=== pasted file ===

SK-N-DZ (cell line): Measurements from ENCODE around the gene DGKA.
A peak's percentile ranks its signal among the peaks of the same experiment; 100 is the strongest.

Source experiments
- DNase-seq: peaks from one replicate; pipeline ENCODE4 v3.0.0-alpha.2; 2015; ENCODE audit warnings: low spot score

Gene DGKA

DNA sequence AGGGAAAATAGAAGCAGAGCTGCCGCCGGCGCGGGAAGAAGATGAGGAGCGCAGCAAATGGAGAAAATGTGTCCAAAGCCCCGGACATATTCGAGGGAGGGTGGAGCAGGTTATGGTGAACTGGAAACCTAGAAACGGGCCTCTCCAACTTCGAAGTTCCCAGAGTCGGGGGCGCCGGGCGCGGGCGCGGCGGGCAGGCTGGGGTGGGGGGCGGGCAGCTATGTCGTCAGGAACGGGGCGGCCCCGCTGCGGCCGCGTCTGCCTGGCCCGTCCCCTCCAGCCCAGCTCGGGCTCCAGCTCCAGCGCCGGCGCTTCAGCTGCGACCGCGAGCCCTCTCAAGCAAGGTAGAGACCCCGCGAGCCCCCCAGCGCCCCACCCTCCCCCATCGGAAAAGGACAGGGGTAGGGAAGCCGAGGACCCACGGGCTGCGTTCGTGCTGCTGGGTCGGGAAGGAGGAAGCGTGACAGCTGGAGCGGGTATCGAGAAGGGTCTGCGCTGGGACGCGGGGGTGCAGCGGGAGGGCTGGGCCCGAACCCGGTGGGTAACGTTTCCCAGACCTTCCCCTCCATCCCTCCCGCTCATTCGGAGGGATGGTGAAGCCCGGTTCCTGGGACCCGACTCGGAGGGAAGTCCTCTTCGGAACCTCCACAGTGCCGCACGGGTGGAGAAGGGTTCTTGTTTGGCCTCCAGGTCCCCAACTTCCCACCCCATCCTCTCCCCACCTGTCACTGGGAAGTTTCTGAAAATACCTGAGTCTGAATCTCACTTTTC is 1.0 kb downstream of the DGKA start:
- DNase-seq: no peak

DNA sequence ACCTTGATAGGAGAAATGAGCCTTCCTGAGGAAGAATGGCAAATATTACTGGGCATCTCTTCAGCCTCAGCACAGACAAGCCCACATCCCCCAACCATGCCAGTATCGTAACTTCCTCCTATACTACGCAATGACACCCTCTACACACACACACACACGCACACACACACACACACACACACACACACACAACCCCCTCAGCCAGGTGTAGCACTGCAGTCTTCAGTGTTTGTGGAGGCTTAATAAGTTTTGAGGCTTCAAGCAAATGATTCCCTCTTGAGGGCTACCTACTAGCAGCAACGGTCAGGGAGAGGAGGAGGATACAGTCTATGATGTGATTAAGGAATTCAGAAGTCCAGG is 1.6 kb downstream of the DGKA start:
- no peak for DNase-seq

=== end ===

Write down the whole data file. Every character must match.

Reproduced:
SK-N-DZ (cell line): Measurements from ENCODE around the gene DGKA.
A peak's percentile ranks its signal among the peaks of the same experiment; 100 is the strongest.

Source experiments
- DNase-seq: peaks from one replicate; pipeline ENCODE4 v3.0.0-alpha.2; 2015; ENCODE audit warnings: low spot score

Gene DGKA

DNA sequence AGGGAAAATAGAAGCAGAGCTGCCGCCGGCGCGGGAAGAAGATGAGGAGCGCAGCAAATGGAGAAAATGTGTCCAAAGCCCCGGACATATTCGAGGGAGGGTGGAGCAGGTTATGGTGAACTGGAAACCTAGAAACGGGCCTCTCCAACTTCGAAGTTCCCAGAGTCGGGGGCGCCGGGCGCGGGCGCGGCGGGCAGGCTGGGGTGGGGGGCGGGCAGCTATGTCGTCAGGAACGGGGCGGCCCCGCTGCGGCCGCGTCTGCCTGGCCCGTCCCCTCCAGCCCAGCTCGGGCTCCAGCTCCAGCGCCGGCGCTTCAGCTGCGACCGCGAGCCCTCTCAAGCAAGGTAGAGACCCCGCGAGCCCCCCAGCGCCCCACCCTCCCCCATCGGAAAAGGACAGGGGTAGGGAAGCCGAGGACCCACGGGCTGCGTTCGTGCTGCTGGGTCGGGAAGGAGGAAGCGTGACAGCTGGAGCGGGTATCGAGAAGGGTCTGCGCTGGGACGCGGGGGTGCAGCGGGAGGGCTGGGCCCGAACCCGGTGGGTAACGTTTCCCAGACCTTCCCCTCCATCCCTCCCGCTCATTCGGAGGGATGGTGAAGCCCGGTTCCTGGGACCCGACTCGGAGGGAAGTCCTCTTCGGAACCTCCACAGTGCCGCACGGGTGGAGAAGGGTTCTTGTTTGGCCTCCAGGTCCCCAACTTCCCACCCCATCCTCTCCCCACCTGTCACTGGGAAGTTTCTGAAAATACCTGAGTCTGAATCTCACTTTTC is 1.0 kb downstream of the DGKA start:
- DNase-seq: no peak

DNA sequence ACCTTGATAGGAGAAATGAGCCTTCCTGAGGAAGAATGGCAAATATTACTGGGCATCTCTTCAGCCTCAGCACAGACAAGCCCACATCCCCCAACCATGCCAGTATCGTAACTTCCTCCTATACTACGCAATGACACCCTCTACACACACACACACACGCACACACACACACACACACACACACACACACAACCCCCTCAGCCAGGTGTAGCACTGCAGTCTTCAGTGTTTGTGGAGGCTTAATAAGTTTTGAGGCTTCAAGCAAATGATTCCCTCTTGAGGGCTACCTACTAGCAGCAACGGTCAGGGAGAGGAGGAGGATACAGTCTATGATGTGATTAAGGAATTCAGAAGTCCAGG is 1.6 kb downstream of the DGKA start:
- no peak for DNase-seq